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Hood, George Ezekiel

by John Baxton Flowers III, 1988

25 Jan. 1875–8 Mar. 1960

A photograph of George Ezekiel Hood from between 1908 and 1919. Image from the Library of Congress.George Ezekiel Hood, lawyer, legislator, mayor, and congressman, was born in Goldsboro, the son of Edward Bass and Edith Finlayson Bridgers Hood. The Hood family had lived in the area since the eighteenth century. His mother was a member of a prominent eastern North Carolina family which was descended from Colonel Joseph Bridger of White Marsh in Isle of Wight County, Va. Bridger, a Burgess and a member of Sir William Berkeley's Council, played a leading Loyalist role in Bacon's Rebellion.

Hood's formal education began in 1880 when he entered the city schools of Goldsboro. After completing the seventh grade at William Street School, he dropped out and took a job as a messenger with Western Union; a few years later he became manager. He then worked for the Southern Railway Company in Goldsboro and Raleigh. Bright and enterprising, Hood returned to Goldsboro to study law, and was privately tutored by attorneys Isaac F. Dortch and Dail Hardy. In 1896, at age twenty-one, he was admitted to the bar of the North Carolina Supreme Court. He pursued the profession in Raleigh for a year before opening a practice in Goldsboro in 1897. An interest in politics led to his appointment as secretary of the Wayne County Democratic Executive Committee from 1896 to 1900.

Meanwhile, Hood enlisted in the National Guard in 1896 and was promoted to captain of Company B, First Regiment, on 19 July 1901, then to lieutenant colonel and assistant chief of ordnance on 20 Nov. 1905. He was transferred to the inspector general's department as assistant inspector general on 21 Jan. 1907 and retired as a colonel on 25 May 1909.

In the elections of 1898 Hood ran for county treasurer and a seat in the North Carolina House of Representatives on the Democratic ticket. He won both offices, serving as treasurer until 1901, when he was succeeded by James William Croom Thompson. In the house, Hood was appointed to the education committee that set in motion Governor Charles Brantley Aycock's educational reform program to upgrade public schools statewide. Later he was a member of the executive committee of the North Carolina Agriculture Department (1904–10).

Returning to Goldsboro in 1901, he was elected mayor and served with distinction until 1907. In that capacity Hood guided Goldsboro through its first real expansion, voting bonds to build the present city hall, pave streets, and take over public utilities.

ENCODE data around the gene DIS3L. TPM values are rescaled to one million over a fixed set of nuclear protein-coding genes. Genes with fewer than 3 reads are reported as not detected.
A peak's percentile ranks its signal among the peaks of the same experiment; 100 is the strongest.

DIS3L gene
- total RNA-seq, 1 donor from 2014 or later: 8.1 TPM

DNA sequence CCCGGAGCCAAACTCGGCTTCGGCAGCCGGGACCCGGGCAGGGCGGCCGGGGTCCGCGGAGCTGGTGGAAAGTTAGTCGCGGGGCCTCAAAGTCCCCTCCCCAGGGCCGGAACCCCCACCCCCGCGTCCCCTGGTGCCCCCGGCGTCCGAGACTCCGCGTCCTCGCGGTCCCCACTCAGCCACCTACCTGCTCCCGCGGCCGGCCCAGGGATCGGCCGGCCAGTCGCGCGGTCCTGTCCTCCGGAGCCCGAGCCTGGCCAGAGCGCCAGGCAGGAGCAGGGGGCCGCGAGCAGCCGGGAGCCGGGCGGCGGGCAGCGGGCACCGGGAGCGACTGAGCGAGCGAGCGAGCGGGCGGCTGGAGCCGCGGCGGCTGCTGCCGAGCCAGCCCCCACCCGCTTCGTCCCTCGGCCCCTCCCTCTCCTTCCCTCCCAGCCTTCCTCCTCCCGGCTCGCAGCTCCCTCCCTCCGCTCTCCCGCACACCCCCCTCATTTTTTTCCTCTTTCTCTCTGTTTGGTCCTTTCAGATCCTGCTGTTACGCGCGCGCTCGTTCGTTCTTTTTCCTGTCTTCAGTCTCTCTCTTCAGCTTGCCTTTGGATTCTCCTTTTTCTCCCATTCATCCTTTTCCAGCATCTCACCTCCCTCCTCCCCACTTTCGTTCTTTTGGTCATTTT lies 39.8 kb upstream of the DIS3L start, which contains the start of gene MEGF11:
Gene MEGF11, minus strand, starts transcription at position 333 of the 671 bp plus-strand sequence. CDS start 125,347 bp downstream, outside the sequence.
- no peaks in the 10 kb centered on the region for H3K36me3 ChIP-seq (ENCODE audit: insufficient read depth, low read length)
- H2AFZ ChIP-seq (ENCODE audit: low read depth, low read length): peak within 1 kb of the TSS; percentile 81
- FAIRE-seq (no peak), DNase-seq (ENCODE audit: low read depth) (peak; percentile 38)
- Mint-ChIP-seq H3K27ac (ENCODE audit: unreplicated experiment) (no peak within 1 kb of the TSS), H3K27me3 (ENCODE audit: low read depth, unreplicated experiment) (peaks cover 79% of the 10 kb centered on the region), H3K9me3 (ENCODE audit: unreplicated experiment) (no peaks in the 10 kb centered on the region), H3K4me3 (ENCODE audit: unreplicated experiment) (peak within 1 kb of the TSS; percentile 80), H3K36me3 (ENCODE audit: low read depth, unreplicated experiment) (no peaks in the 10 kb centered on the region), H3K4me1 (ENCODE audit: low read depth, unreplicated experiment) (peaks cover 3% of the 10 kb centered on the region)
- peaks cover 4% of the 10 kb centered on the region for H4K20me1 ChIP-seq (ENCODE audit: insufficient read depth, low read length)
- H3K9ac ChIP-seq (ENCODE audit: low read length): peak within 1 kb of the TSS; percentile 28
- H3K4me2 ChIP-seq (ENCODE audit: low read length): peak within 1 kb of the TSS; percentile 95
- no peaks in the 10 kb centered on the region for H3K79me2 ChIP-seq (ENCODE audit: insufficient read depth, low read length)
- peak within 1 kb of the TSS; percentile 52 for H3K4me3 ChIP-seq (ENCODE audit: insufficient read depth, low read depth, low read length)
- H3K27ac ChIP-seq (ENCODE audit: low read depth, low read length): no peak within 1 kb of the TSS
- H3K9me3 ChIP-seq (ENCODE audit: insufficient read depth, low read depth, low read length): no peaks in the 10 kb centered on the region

In 1909 Hood sought a seat in Congress but lost the nomination by ten votes in a hectic, heated convention held in the Messenger Opera House in Goldsboro. In 1912 he was a presidential elector on the Democratic ticket of Woodrow Wilson and Thomas Riley Marshall. In the 1913 convention he was nominated by acclamation and in the general election led his party to victory over Republican B. H. Crumpler of Clinton; he was reelected to a second term in 1915.

During his four years in Congress, Hood actively supported President Wilson and was much interested in his military policy. He was on the congressional committee to receive the statue of Zebulon Baird Vance, former governor and U.S. senator from North Carolina, when it was placed in the capitol. Declining to seek a third term in 1918 for health reasons, Hood retired to Goldsboro where he again entered the civic and professional life of the county.

Always a student of history, Hood was a member (1903–8) of the State Literary and Historical Association and a charter member of the Wayne Historical Society. For many years he gave the annual address at ceremonies on Confederate Memorial Day, 10 May, in Goldsboro. In 1905 he published a philosophical work, The Origin of Man.

A lifelong member of St. Paul's Methodist Church, Hood served on the board of stewards and was frequently a delegate to the district and annual conferences. He was a Knight of Pythias and a Chancellor Commander and delegate to the Grand Lodge of North Carolina. Active in the Wayne County bar, he held every official position of that organization during his lifetime; at the time of his death, he was dean. From 1903 to 1956 he was also a member of the North Carolina Bar Association

On 23 Sept. 1903 Hood married Julia Annie Flowers, the daughter of Dr. Samuel Bryce Flowers and his second wife, Nancy Lofton Kornegay, a widow, of Mount Olive. They had three children: Nannie Bridgers, George Ezekiel, Jr., and Elizabeth. Hood was buried in Willow Dale Cemetery, Goldsboro.

References:

Biog. Dir. Am. Cong. (1774–1949).

John Bennett Boddie, Seventeenth Century Isle of Wight County, Virginia (1938).

Goldsboro News-Argus, 25 Jan. 1960.

Private papers of George Ezekiel Hood (in possession of George E. Hood, Jr., Goldsboro).

Additional Resources:

"Hood, George Ezekial, (1875 - 1960)." Biographical Directory of the United States Congress. Washington, D.C.: The Congress. http://bioguide.congress.gov/scripts/biodisplay.pl?index=H000755 (accessed January 30, 2014).

Image Credits:

National Photo Company. "Geo. E. Hood, 3d Dist., NC". Photograph. Batch five. LC-F81- 2436. Prints and Photographs Division, Library of Congress. http://www.loc.gov/pictures/item/npc2008000303/ (accessed January 30, 2014).

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Copyright notice

This article is from the Dictionary of North Carolina Biography, 6 volumes, edited by William S. Powell. Copyright ©1979-1996 by the University of North Carolina Press. Used by permission of the publisher. For personal use and not for further distribution. Please submit permission requests for other use directly to the publisher.

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